Get a study permit — Find out what to do after you apply

Note: You will be able to have your sex marked as X (unspecified) on your documents. Until then, once you are in Canada, you can apply for a supporting document that says your sex should be X. Find out more.

Check the status of your application

Processing times vary depending on where you applied. See the status of your application.

The visa office will review your application to make sure you:

  • completed it correctly and
  • included all the documents we need.

If your application is incomplete, we may refuse it.

If your application is complete, the visa office will review it and decide if you need an interview. If so, the officer will tell you the time and place.

Updating your application

If you move or change your address, telephone number or any other contact information after you apply, you must tell us.

If we approve your application

We will send you:

  • a letter of introduction to confirm. This letter isn’t your study permit. You need to show it to the immigration official when you arrive in Canada.
  • an Electronic Travel Authorization (eTA) or a visitor visa (temporary resident visa) to enter Canada:
    • if you are from a country where you need an eTA, the letter of introduction will include information about your eTA. Also, the eTA will be:
      • linked to your passport. It is important that you travel with the passport you used when you applied for your study permit.
      • valid for five years or until your passport expires, whichever comes first.
    • if you are from a country where you need a visitor visa, the visa will:
      • be in your passport. You must enter Canada before it expires.
      • show if you can enter Canada only once (a single-entry visa) or if you can enter Canada multiple times (a multiple-entry visa).

If we refuse your application

We will send you a letter explaining why. Reasons we may refuse it include if you didn’t:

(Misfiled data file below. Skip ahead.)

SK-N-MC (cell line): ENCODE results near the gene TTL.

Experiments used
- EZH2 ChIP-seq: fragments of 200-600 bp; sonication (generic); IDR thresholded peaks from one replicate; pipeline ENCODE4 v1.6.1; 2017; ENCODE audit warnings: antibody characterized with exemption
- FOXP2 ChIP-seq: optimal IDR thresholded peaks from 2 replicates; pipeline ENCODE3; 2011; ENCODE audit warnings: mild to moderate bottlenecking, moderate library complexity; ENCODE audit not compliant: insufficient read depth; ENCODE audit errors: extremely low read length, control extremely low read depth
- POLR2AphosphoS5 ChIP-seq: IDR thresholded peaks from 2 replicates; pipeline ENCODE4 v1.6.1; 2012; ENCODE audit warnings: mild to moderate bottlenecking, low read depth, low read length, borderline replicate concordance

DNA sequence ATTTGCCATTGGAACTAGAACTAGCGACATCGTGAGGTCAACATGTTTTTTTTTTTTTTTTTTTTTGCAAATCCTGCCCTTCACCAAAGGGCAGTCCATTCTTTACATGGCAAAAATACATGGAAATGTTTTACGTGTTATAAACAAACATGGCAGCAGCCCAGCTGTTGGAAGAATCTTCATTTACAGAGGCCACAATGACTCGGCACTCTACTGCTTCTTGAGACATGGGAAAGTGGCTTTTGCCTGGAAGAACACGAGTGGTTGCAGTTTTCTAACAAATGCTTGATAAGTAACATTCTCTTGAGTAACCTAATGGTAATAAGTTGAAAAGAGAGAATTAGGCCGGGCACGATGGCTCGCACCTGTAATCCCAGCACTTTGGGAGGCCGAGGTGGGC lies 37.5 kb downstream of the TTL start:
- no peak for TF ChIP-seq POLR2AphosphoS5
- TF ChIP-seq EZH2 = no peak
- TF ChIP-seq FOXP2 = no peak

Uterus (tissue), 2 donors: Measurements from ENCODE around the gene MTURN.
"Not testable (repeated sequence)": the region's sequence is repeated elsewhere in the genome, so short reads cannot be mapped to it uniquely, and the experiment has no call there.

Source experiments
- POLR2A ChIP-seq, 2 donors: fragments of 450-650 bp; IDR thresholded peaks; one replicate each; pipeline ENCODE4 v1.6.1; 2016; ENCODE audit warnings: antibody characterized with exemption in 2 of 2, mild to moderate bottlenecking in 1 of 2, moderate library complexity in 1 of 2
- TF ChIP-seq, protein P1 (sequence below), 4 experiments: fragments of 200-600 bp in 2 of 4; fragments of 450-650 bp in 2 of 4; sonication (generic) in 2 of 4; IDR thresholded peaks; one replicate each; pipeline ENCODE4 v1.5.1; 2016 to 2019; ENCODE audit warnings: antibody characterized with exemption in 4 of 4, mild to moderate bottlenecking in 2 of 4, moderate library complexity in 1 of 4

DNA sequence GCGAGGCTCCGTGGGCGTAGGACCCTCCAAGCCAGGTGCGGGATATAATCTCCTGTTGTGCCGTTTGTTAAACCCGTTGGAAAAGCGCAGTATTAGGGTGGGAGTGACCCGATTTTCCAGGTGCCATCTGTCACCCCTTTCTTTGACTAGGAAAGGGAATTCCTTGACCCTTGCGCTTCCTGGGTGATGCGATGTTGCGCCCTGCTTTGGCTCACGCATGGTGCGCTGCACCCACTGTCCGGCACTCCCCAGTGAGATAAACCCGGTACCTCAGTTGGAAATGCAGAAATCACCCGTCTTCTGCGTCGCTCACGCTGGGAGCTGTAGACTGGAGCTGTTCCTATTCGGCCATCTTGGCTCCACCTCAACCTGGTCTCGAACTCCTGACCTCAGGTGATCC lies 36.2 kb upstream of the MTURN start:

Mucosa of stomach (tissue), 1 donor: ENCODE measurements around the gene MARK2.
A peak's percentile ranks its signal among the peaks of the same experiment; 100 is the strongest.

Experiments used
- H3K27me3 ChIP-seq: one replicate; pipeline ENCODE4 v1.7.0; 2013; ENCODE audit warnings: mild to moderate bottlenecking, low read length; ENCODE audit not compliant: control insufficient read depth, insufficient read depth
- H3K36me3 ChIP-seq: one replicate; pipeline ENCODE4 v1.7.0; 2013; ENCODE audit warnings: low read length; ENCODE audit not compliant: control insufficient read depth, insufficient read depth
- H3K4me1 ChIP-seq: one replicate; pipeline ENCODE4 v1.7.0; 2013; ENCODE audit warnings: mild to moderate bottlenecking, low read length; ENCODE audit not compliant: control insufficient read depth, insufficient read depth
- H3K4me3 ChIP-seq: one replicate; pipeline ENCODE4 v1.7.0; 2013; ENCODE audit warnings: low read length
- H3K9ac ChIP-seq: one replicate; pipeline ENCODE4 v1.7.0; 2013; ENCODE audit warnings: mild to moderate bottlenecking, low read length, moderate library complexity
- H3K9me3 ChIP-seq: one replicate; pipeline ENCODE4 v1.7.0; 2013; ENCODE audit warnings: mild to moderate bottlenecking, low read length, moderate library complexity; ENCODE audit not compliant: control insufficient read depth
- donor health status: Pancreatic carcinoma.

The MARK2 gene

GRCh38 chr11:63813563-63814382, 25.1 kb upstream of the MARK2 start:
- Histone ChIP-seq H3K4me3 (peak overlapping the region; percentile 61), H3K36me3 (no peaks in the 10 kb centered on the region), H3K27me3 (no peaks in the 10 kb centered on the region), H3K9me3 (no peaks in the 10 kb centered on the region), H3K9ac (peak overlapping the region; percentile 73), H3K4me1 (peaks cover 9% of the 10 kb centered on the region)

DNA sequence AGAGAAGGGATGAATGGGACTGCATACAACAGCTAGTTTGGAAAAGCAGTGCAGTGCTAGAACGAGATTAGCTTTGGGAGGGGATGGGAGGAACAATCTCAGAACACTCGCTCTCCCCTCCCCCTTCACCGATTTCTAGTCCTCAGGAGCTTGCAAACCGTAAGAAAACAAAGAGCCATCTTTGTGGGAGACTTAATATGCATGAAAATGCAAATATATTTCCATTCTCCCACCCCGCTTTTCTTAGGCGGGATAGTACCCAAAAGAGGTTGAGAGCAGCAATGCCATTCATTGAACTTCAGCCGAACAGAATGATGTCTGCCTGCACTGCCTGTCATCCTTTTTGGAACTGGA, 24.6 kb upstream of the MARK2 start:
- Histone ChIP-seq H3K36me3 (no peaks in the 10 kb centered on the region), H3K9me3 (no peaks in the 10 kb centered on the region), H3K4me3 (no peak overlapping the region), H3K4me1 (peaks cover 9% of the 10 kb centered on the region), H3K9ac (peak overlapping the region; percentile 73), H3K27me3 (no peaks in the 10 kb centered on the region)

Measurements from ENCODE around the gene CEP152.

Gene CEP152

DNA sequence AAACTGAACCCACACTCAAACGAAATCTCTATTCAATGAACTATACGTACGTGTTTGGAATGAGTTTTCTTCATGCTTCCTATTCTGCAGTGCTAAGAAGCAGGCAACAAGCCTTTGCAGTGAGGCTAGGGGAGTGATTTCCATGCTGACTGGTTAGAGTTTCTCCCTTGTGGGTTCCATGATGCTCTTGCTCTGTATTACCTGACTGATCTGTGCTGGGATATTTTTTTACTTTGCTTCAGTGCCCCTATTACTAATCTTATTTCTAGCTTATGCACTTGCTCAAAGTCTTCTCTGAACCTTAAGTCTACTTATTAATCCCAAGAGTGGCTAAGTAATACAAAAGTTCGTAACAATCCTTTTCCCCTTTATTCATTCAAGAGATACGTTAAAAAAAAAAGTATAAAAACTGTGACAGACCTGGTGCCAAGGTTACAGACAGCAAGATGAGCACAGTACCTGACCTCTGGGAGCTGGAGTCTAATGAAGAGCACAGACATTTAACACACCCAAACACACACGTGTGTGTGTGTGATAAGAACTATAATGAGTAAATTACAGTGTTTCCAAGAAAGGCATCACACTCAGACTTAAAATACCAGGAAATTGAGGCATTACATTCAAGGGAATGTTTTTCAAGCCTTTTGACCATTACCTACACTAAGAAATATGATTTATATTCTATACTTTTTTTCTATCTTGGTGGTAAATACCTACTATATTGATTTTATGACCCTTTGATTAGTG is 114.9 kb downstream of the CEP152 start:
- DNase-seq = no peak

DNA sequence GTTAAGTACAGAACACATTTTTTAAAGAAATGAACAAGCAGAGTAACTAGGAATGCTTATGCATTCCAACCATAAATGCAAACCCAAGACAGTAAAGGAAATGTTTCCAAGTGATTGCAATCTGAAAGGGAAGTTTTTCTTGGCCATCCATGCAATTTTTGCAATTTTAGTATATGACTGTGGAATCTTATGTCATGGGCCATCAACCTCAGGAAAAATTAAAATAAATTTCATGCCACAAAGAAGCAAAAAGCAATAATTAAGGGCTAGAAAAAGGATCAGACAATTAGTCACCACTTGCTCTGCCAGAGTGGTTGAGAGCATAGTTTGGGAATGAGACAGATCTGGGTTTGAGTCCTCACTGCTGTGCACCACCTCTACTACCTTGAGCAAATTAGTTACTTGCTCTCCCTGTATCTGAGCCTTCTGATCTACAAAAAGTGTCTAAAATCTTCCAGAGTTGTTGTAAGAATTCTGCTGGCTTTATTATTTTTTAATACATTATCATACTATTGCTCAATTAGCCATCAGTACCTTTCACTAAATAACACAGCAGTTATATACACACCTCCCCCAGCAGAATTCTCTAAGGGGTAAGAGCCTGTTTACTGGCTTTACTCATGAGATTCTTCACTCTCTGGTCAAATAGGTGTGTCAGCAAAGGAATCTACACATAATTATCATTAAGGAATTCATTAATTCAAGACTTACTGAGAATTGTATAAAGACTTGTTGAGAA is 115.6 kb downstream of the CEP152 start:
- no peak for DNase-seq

• show proof that you have enough money to support yourself while studying in Canada
  • pass the medical exam if you needed one
  • convince the visa officer that your main purpose in Canada is to study
  • convince the visa officer that you will leave Canada at the end of your study period.

If you have questions about why you were refused, contact the visa office that sent the refusal letter.

Waiting for a decision

Your study permit can expire while you are waiting for a decision on an extension. In this case, you still have temporary resident (student) status.

This is known as implied status, and it lasts until you get a decision on your application (as long as you don’t leave Canada). You can keep studying under implied status.

Travelling outside Canada while waiting for a decision

You can leave Canada and come back. Your study permit is not a visa. You need a valid visa or eTA to return, unless you are coming back from a trip where you visited the United States or St-Pierre and Miquelon only.

When you return:

  • You can come back as student if your permit is still valid.
  • You may be allowed to come back as a visitor, if we are still processing your study permit extension.
    • You can’t study until we extend your study permit. The officer at the border may ask you to prove you have enough money to support yourself in Canada.
  • You may be allowed to come back as a student, if we extended your study permit while you were away.
  • You may be asked to apply for a new study permit if you are a national or a permanent resident of the U.S. or a resident of Greenland or St. Pierre and Miquelon.
  • It is possible that you will not be able to enter Canada.

The officer may ask you for a copy of the application, the fee payment receipt, and other documents to prove you applied for an extension.

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